Our review of the prosecutor's closing argument satisfies us that the trial court did not err in failing to intervene ex mero motu.   These assignments of error are overruled.   Accordingly, we find no error in the guilt-innocence phase of defendant's first-degree murder trial or in his convictions of first-degree sexual offense and first-degree burglary.


 During the sentencing proceeding, defendant presented the testimony of Dr. Nathan Strahl, who, after being qualified, was tendered and accepted as an expert in psychiatry.   During his direct examination, Dr. Strahl presented opinion testimony to support a number of mitigating circumstances, such as his opinion that defendant was under the influence of a mental or emotional disturbance at the time of the offense and that defendant did not have a meaningful relationship with his father.   Dr. Strahl testified that in his opinion defendant suffered from a narcissistic personality disorder, demonstrated schizoid and antisocial traits, and also suffered from a general anxiety disorder with alcohol and marijuana dependence.   In addition, Dr. Strahl was of the opinion that defendant's intelligence level fell in the dull-normal range, and he believed that defendant's personality, as diagnosed, resulted in part from defendant's genetic makeup and in part from his peer group and socialization.   During this testimony, Dr. Strahl opined that defendant's condition was treatable and that he would benefit from prison's structured environment.   At no point during his mitigation testimony did Dr. Strahl indicate that defendant was not guilty of or culpable for the offenses of conviction.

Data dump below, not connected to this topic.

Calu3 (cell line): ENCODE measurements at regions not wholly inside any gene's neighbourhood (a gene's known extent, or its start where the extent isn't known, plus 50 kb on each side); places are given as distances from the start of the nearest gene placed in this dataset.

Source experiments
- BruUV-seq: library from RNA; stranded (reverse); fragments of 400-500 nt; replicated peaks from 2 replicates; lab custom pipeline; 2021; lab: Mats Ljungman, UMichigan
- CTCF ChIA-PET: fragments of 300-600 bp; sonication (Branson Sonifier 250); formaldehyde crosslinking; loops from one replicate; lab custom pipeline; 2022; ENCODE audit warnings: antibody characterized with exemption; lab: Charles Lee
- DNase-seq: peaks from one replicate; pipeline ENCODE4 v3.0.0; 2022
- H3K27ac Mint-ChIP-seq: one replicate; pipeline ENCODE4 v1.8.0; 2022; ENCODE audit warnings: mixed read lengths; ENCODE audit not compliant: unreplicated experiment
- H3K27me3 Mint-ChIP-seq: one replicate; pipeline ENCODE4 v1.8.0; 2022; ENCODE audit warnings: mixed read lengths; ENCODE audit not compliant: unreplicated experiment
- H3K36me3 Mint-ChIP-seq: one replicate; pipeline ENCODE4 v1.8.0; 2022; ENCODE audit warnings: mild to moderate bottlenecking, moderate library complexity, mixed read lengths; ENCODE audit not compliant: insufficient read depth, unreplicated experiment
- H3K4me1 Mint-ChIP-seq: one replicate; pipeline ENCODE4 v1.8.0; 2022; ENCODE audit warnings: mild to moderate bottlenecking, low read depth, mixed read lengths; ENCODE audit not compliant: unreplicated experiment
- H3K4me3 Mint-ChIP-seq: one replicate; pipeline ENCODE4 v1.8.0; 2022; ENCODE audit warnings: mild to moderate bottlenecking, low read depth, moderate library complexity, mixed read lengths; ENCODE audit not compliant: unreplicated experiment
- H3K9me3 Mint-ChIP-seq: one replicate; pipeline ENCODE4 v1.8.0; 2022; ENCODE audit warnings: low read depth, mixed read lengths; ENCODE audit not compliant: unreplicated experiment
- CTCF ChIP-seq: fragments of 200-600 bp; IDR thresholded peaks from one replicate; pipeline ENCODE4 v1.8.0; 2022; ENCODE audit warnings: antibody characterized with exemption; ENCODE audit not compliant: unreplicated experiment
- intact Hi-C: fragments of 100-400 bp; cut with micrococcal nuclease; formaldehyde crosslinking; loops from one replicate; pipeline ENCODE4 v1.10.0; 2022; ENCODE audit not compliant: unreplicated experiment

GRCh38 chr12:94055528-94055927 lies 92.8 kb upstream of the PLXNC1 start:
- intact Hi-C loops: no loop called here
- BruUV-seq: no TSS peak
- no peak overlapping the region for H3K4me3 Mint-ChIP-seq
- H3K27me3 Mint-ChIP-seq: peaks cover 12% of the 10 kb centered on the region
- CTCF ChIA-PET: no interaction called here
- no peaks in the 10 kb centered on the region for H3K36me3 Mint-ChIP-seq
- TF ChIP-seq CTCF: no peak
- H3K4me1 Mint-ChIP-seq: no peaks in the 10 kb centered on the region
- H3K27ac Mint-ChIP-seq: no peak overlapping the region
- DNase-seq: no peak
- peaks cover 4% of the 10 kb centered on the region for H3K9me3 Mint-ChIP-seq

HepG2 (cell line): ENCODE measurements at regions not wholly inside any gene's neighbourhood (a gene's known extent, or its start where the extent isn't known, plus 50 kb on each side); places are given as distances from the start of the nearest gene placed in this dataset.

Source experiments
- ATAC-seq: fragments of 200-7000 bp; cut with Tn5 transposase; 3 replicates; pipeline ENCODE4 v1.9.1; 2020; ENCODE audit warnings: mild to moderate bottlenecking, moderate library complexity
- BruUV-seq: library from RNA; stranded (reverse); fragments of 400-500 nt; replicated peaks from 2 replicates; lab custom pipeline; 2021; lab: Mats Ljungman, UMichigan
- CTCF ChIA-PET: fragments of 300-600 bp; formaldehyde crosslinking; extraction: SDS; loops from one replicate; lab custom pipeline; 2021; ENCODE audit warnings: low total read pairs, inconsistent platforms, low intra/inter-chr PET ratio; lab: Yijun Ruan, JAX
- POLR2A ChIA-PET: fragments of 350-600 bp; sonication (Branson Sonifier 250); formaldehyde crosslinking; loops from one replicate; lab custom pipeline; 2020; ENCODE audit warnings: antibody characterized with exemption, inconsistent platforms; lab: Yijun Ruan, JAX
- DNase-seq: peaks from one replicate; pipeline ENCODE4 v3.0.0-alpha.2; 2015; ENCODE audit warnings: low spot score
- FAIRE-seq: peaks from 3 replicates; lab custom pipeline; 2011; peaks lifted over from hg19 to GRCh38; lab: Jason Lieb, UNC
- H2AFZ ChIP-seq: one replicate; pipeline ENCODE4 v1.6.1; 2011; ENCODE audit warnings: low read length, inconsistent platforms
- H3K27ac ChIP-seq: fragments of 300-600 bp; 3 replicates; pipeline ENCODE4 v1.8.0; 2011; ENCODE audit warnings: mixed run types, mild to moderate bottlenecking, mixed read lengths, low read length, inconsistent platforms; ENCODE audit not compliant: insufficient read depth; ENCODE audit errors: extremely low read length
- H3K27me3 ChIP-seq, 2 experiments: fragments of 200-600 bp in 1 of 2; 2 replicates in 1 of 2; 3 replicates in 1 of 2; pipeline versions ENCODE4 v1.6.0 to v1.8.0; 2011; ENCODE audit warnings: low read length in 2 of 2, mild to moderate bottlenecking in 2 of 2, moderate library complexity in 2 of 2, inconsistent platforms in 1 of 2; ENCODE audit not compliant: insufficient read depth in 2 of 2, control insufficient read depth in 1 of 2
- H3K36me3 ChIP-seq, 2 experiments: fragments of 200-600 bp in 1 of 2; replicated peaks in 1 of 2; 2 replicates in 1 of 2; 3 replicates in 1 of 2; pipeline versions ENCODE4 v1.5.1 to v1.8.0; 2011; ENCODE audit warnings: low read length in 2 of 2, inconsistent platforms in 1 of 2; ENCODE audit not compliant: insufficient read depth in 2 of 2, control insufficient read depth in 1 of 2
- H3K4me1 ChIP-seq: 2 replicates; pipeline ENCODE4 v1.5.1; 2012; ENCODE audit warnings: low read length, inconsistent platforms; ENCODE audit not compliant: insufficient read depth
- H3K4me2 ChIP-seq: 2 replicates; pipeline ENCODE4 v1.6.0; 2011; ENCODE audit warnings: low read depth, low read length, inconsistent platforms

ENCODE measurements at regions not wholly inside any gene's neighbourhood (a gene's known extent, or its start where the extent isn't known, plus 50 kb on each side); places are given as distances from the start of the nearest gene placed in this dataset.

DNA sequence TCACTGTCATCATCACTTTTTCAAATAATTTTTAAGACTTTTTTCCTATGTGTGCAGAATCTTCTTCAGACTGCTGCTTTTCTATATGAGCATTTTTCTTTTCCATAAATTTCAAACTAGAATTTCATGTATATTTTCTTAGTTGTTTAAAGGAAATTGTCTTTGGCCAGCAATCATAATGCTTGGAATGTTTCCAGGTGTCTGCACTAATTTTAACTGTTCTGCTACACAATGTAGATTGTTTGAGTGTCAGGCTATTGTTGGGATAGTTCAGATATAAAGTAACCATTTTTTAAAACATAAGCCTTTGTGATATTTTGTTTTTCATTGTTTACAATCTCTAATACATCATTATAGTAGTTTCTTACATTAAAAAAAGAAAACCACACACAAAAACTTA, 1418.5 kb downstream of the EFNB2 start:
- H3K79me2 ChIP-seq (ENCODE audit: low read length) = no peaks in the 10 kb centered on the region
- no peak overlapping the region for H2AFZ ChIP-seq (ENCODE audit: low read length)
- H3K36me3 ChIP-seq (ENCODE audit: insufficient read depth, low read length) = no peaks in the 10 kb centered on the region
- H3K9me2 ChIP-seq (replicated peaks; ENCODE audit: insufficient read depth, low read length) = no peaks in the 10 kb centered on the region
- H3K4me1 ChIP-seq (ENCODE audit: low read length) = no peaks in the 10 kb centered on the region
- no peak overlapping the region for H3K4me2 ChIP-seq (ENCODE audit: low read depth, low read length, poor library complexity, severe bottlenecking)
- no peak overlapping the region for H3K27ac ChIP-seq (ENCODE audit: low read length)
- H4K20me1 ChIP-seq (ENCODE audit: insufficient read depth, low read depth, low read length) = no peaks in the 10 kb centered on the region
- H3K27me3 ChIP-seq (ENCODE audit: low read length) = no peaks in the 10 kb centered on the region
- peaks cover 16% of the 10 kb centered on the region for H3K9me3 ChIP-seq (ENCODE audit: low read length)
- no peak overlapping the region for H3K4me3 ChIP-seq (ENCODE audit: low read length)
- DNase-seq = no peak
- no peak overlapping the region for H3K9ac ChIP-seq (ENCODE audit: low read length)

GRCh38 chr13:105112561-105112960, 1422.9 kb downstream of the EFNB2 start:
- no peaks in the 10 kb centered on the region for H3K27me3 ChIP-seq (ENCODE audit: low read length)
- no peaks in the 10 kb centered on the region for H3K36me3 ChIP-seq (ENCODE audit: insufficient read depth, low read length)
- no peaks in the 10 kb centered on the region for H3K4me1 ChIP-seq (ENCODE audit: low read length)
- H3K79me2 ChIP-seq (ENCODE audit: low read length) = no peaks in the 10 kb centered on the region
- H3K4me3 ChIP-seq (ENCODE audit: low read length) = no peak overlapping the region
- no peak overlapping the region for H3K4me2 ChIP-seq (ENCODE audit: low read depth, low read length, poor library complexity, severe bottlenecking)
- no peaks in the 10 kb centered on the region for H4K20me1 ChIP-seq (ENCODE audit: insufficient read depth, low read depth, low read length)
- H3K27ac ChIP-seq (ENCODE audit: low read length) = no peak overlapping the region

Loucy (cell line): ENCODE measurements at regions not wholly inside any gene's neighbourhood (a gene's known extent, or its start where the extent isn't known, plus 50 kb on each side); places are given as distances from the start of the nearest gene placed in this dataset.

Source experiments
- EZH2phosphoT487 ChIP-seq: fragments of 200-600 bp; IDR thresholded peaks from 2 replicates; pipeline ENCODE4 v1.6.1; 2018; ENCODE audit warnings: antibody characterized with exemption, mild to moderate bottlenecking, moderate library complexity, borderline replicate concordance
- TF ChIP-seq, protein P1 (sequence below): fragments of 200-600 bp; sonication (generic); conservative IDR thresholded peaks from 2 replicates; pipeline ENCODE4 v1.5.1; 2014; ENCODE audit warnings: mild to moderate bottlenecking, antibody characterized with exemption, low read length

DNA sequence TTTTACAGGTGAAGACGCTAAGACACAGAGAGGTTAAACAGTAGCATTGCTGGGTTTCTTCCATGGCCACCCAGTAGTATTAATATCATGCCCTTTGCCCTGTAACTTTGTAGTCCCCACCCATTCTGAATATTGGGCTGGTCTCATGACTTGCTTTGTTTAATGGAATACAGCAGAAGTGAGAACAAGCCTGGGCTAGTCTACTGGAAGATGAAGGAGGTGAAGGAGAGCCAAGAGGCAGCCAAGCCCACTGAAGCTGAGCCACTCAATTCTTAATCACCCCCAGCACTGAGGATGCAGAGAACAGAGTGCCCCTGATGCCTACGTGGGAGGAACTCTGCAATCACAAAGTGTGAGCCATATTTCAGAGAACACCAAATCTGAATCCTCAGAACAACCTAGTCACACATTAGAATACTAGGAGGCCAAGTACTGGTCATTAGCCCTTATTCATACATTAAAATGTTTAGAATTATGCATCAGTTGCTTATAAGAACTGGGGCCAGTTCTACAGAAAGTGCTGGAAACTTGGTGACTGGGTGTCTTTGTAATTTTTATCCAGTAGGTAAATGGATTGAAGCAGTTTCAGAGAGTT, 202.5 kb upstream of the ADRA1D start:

When the direct examination of Dr. Strahl was completed, he was cross-examined by the prosecutor.   Much of the cross-examination consisted of the sparring between knowledgeable adversaries that makes this procedure “the ‘greatest legal engine ever invented for the discovery of truth.’ ” California v. Green, 399 U.S. 149, 158, 90 S.Ct. 1930, 26 L.Ed.2d 489, 497 (1970) (quoting 5 John H. Wigmore, Evidence § 1367 (3d ed.1940)).   However, in a number of instances, the prosecutor's inquiries were, at best, problematic.   The prosecutor's questions as to the amount of time Dr. Strahl spent working with criminal cases and the number of cases in which he had testified for the State and for a defendant were entirely appropriate.   However, the prosecutor then asked how much Dr. Strahl was paid per hour and, upon receiving an answer, suggested that he was paid by defendant instead of the State: